This blog is written and published by Lindner Center of HOPE.

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Co-Occurring Disorders Complex But Treatable

Diagnosing specific mental health problems and disorders is not always easy. The human mind is very complex. Even highly-trained and vastly experienced mental health professionals may occasionally experience some difficulties in pinning down a definitive diagnosis.

This is especially true in regard to co-occurring disorders. Also referred to as “dual disorders” or a “dual diagnosis,” a co-occurring disorder exists when a mental health condition is accompanied by at least one other disorder.

Co-occurring disorders are relatively common. It is often the case where the symptoms of one condition will present themselves while other conditions lie beneath the surface. This is the challenge for psychiatric professionals; to determine whether there are underlying issues that may be affecting or exacerbating what appears to be a particular mental illness.

For example, it is not uncommon for ADHD to be accompanied by anxiety or mood disorders; or Post Traumatic Stress Disorder (PTSD) to coexist with depression. The symptoms of these illnesses can play into each other, overlap or display themselves as a result of the other.

Such is the case with addictive disorders that are well-known for existing with other conditions. Many who struggle with depression or mood and anxiety disorders turn to substance abuse to relieve their symptoms.

Treating Co-occurring Disorders

To effectively treat co-occurring disorders, each condition must be isolated and addressed. Every patient has their own unique background and set of circumstances. Therefore a treatment plan must be tailored to meet the needs of each individual.

After initial evaluation and assessment, an “integrated” approach to counseling and psychotherapy is usually preferred when treating co-occurring disorders. This is where substance abuse counselors, psychotherapists and anyone else involved in the treatment process will coordinate efforts and share information regarding the patient’s condition, care and progress.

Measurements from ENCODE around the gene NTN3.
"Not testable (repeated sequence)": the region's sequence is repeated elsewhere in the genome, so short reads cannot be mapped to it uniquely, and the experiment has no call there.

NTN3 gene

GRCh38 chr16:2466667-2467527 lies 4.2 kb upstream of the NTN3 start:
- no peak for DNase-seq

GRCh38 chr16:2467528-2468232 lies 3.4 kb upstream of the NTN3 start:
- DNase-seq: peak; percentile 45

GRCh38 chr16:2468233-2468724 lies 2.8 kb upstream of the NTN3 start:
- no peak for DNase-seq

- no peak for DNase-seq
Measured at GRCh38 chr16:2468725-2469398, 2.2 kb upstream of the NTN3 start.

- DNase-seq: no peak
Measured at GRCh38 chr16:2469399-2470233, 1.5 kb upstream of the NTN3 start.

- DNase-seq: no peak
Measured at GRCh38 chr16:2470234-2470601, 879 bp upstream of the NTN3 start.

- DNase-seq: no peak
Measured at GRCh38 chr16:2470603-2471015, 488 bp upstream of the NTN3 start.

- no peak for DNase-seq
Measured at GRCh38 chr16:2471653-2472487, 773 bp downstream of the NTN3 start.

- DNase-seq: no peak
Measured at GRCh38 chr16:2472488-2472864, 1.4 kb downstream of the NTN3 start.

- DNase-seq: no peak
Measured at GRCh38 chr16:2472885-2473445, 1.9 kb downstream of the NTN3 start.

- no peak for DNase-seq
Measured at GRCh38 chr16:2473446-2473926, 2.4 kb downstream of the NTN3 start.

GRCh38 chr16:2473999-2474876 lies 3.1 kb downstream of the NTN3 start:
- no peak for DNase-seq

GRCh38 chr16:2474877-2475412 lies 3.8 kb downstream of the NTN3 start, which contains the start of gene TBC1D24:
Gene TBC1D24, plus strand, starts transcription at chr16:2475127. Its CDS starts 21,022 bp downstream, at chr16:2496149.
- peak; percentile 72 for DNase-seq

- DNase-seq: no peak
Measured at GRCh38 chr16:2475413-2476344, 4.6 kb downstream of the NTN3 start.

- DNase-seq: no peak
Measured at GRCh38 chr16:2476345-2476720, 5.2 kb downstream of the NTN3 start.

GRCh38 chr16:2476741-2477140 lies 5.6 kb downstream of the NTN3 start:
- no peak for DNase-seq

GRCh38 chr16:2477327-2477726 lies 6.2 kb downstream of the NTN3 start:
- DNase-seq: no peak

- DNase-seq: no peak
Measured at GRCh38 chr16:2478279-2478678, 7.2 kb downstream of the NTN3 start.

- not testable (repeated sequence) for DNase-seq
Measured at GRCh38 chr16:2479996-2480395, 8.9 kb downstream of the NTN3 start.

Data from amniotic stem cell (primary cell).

An integrated program for those with co-occurring disorders is usually administered in stages. Various avenues of treatment are incorporated into a comprehensive strategy that includes helping the patient understand their condition, establishing goals and guiding the patient toward the development of healthier behavior patterns. Group therapy and aftercare can also play an important role in an overall plan to help a co-occurring disorder sufferer heal.

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Chronic Stress Can Take a Toll on One’s Mental Well-Being

Stress is a normal reaction to situations and frustrations that we occasionally experience during the course of our lives. Career concerns, deadlines, financial troubles and kid-related issues can all cause us moments of worry and degrees of anxiety. Normal stress can also be beneficial to us in some ways. For instance, it heightens our awareness in dangerous situations and boosts our ability to perform in an athletic endeavor.

But when feelings of apprehension and distress become perpetual, and there aren’t many moments in a day when we’re not feeling stressed or anxious, it can eventually wear us down and have a negative impact on our health. Stress can affect us both physically and mentally. Some of the physical manifestations of stress are tension, an elevated heartbeat, sweatiness and an upset stomach. Continuous stress can also lead to high blood pressure and heart problems.

The Effects of Chronic Stress on Mental Health

Post-Traumatic Stress Disorder (PTSD) is a well-known condition in which a traumatic event or the circumstances surrounding that event can cause recurring bouts of extreme stress. But constant, long-term stress can also have devastating consequences if not properly addressed.

Many people with chronic stress are unaware that the almost ceaseless worry and anxiety in their everyday lives may be turning into a deeper issue. They may feel that stress is just a part of their daily existence, and that the irritability, forgetfulness, trouble sleeping and fatigue, among other symptoms that can accompany chronic stress, simply come along with it.

However, “nervous breakdowns” or the development of anxiety disorders, eating disorders, sleep disorders, panic attacks and clinical depression that can result from persistent, long-term stress are serious conditions which require proper mental health treatment. This may consist of learning techniques to better manage and alleviate stress, or, depending on the severity of the situation, may involve psychotherapy and medication.

If there are indications that an individual may be experiencing chronic stress and they are beginning to show signs that there may be worse problems on the horizon, it’s time for them to get help. They shouldn’t hesitate to consult with a professional at one of their local mental health centers and begin to learn how to achieve some peace in their lives and get themselves back on track.